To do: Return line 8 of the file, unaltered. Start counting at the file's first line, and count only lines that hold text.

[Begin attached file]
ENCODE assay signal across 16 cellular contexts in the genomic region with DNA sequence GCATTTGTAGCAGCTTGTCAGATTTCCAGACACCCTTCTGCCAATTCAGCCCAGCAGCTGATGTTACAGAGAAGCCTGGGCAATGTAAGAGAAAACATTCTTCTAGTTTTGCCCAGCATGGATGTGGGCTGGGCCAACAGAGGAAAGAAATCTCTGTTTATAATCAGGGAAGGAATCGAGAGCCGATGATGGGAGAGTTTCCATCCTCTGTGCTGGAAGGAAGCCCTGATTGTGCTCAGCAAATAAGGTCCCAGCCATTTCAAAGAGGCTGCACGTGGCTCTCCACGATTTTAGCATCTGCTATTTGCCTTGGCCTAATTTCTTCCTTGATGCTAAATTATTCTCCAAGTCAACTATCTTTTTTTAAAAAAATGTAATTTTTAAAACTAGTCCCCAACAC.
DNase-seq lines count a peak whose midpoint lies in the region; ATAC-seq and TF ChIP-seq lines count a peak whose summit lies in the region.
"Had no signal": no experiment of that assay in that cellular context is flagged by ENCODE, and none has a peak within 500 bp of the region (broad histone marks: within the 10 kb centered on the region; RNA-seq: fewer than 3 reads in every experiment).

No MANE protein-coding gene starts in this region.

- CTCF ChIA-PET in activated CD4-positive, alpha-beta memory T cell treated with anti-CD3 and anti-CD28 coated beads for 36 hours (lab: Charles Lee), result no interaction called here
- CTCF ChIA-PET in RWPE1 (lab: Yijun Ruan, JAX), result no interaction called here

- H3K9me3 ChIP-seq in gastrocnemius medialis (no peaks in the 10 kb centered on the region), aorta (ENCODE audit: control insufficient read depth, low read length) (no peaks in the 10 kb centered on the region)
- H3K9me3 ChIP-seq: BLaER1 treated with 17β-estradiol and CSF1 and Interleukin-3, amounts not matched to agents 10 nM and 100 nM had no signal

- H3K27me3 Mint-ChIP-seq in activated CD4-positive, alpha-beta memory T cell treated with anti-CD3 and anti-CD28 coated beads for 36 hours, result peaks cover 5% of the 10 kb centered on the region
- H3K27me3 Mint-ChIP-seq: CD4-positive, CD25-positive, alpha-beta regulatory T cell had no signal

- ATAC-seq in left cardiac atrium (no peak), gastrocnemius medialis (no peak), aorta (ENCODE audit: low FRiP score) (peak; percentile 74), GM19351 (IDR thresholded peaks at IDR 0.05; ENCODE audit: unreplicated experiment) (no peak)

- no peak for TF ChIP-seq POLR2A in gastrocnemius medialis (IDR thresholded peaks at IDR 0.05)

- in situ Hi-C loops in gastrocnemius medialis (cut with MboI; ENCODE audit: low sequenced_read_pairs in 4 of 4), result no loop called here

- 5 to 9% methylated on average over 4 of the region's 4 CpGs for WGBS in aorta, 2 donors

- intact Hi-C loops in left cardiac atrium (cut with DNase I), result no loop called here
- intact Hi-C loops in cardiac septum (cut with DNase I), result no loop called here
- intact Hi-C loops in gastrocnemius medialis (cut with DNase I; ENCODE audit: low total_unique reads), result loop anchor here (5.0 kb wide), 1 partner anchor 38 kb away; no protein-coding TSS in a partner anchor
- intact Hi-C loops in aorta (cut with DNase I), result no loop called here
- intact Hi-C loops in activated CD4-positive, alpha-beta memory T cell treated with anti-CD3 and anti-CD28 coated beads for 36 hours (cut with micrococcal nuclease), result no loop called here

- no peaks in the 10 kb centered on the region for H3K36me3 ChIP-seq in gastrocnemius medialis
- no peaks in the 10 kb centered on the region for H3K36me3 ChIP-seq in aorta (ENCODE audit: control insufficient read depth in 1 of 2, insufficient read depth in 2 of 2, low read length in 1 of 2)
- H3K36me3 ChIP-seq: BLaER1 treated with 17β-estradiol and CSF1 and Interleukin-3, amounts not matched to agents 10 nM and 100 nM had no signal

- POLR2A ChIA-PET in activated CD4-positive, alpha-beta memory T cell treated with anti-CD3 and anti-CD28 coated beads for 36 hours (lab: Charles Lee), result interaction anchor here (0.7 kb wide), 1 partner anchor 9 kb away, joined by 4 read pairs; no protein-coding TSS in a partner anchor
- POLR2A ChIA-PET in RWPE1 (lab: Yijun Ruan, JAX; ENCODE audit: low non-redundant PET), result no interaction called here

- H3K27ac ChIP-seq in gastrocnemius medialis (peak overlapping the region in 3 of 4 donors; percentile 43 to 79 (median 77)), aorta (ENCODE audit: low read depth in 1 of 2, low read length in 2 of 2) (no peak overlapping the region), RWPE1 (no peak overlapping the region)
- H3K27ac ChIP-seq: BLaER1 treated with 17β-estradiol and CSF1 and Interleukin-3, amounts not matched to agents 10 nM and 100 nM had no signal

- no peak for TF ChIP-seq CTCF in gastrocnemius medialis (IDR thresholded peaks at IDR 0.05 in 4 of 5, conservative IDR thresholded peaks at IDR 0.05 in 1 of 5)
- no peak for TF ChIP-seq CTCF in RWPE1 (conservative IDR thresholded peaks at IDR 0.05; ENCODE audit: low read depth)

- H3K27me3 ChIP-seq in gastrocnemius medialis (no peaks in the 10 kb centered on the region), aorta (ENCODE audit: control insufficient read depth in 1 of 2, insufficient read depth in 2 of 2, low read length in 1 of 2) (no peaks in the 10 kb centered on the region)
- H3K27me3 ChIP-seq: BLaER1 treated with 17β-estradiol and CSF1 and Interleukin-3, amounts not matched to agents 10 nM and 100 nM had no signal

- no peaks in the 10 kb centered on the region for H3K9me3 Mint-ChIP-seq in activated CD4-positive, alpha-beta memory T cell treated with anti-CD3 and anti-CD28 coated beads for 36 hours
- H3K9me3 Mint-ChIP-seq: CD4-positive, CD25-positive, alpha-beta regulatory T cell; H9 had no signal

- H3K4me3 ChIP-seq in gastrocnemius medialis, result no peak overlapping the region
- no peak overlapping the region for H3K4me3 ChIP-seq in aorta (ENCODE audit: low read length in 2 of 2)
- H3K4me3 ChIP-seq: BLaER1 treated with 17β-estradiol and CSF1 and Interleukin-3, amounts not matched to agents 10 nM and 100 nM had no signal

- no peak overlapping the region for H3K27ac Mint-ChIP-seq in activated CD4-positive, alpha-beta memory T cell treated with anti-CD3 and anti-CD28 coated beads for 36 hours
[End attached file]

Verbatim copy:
- H3K9me3 ChIP-seq: BLaER1 treated with 17β-estradiol and CSF1 and Interleukin-3, amounts not matched to agents 10 nM and 100 nM had no signal